We talk about “real time” surgical navigation systems at the Symposium on Advanced Navigation in spinal surgery just concluded at Humanitas Neuro Center directed by Dr. Maurizio Fornari. The symposium was an opportunity for some of the world’s leading experts to discuss the most innovative technologies for the surgical treatment of degenerative diseases of the spine, bone marrow and intramedullary tumors that affect at any age, as well as confirming the close collaboration between Humanitas Neuro Center and Burdenko National Center for Neurosurgery in Moscow, one of the most important centers of neurosurgery in the world with more than 9,000 operations per year.
Dr. Maurizio Fornari, Prof. Franco Servadei and Mehmet Zileli received from Dr. Nikolay Aleksandrovich Konovalov, Director of the Neurosurgery Department of the Burdenko National Center, a special award from the Russian Academy of Sciences for the 90th anniversary of Feodor Serninenko’s invention of the endovascular balloon that revolutionized neurosurgery.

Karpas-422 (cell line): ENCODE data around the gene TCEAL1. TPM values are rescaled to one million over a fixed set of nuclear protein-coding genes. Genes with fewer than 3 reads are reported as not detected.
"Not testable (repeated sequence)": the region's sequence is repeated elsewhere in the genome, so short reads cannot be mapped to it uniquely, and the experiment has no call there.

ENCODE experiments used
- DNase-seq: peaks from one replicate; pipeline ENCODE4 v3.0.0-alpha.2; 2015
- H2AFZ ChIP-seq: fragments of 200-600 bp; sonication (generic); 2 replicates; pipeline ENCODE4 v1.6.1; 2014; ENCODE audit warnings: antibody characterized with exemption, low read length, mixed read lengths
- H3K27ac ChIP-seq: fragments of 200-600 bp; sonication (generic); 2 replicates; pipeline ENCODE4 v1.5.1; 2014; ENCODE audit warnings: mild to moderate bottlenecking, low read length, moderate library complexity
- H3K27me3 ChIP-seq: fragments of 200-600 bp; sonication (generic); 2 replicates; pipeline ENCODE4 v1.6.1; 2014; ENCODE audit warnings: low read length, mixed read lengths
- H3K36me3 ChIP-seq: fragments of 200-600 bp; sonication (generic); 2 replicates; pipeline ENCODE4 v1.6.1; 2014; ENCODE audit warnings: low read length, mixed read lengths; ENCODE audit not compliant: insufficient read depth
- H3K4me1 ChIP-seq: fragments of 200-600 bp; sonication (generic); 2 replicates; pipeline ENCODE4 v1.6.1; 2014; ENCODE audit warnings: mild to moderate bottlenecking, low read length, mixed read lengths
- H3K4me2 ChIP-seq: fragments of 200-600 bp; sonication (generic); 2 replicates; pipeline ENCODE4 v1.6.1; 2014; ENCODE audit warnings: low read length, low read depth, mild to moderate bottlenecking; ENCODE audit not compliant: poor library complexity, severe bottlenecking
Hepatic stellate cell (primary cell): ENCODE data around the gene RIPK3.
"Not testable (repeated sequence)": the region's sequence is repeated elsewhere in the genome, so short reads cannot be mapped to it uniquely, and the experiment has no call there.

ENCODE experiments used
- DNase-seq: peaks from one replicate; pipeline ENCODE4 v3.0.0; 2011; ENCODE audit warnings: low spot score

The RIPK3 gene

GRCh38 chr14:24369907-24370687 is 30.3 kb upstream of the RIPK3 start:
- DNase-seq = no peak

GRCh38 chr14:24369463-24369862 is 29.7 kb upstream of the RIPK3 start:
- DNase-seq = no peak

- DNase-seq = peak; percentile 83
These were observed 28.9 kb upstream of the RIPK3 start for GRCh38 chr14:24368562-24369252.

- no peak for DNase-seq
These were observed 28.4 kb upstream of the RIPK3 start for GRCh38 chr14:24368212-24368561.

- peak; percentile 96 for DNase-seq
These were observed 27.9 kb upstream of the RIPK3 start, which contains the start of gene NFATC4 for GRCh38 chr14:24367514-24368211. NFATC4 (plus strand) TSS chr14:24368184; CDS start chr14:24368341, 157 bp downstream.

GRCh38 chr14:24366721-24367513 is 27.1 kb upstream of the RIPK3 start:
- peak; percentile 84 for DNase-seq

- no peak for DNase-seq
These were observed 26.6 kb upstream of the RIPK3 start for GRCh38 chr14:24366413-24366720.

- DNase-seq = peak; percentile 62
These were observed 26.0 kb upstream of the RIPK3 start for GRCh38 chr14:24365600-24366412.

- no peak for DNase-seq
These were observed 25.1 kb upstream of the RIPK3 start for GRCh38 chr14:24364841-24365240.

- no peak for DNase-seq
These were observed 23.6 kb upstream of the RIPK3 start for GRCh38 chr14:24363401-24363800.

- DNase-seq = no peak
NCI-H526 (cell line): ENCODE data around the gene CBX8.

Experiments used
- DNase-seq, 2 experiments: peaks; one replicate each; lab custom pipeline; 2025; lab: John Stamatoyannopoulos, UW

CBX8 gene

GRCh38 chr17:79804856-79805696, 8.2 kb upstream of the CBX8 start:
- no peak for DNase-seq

What is meant by navigation in spinal surgery?
“To understand navigation in surgery just think of the GPS navigation systems that we use to drive the car – says Dr. Nikolay Aleksandrovich Konovalov. – If the car navigator can lead us to our destination even if the maps are not up to date, in spinal surgery you need maps updated in real time on the anatomy and pathology of the patient. This is possible thanks to real time surgical navigation and metabolic navigation systems that, thanks to a special substance administered to the patient before surgery, illuminate the tumor tissues and allow the surgeon to see and eliminate them completely, minimizing the chances of “going the wrong way” or remove healthy tissue.
What are the benefits for the patient?
It took years of experience to develop these advanced navigation systems for spinal surgery – continues the director of the Burdenko National Center for Neurosurgery in Moscow – but today we are able to achieve maximum precision even in the insertion of implants, for example, avoiding the risk of spinal cord compression and peripheral nerves, and therefore neurological complications such as muscle weakness, motor and sensory deficits, tingling and back pain. This – concludes Dr. Konovalov – has also allowed to minimize the need to reoperate the patient in case the tumor has not been removed completely, as well as allowing you to get directly to the problem without damaging muscles or nerves, and thus promote a faster recovery of the patient.